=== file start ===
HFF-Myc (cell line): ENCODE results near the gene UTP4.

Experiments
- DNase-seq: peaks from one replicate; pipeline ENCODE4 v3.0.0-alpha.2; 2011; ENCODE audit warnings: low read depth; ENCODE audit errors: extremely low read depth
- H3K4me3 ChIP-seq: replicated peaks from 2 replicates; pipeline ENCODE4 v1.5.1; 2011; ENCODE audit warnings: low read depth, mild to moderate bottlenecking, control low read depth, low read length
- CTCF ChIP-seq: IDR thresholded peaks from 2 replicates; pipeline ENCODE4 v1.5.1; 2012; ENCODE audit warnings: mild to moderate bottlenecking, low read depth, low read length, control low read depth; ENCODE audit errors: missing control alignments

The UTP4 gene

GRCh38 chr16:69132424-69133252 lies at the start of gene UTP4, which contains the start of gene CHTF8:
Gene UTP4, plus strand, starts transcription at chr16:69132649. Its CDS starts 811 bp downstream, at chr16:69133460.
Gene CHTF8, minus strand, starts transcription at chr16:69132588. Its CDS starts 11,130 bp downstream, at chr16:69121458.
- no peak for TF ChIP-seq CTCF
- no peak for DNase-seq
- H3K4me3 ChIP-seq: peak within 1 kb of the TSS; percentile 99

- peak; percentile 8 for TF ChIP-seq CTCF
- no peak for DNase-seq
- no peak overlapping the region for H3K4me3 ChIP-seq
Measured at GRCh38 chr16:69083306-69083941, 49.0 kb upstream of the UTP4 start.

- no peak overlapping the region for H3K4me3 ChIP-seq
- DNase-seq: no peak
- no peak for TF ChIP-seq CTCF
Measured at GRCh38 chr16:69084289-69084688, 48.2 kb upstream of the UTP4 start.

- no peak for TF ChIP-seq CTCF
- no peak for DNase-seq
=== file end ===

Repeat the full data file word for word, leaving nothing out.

HFF-Myc (cell line): ENCODE results near the gene UTP4.

Experiments
- DNase-seq: peaks from one replicate; pipeline ENCODE4 v3.0.0-alpha.2; 2011; ENCODE audit warnings: low read depth; ENCODE audit errors: extremely low read depth
- H3K4me3 ChIP-seq: replicated peaks from 2 replicates; pipeline ENCODE4 v1.5.1; 2011; ENCODE audit warnings: low read depth, mild to moderate bottlenecking, control low read depth, low read length
- CTCF ChIP-seq: IDR thresholded peaks from 2 replicates; pipeline ENCODE4 v1.5.1; 2012; ENCODE audit warnings: mild to moderate bottlenecking, low read depth, low read length, control low read depth; ENCODE audit errors: missing control alignments

The UTP4 gene

GRCh38 chr16:69132424-69133252 lies at the start of gene UTP4, which contains the start of gene CHTF8:
Gene UTP4, plus strand, starts transcription at chr16:69132649. Its CDS starts 811 bp downstream, at chr16:69133460.
Gene CHTF8, minus strand, starts transcription at chr16:69132588. Its CDS starts 11,130 bp downstream, at chr16:69121458.
- no peak for TF ChIP-seq CTCF
- no peak for DNase-seq
- H3K4me3 ChIP-seq: peak within 1 kb of the TSS; percentile 99

- peak; percentile 8 for TF ChIP-seq CTCF
- no peak for DNase-seq
- no peak overlapping the region for H3K4me3 ChIP-seq
Measured at GRCh38 chr16:69083306-69083941, 49.0 kb upstream of the UTP4 start.

- no peak overlapping the region for H3K4me3 ChIP-seq
- DNase-seq: no peak
- no peak for TF ChIP-seq CTCF
Measured at GRCh38 chr16:69084289-69084688, 48.2 kb upstream of the UTP4 start.

- no peak for TF ChIP-seq CTCF
- no peak for DNase-seq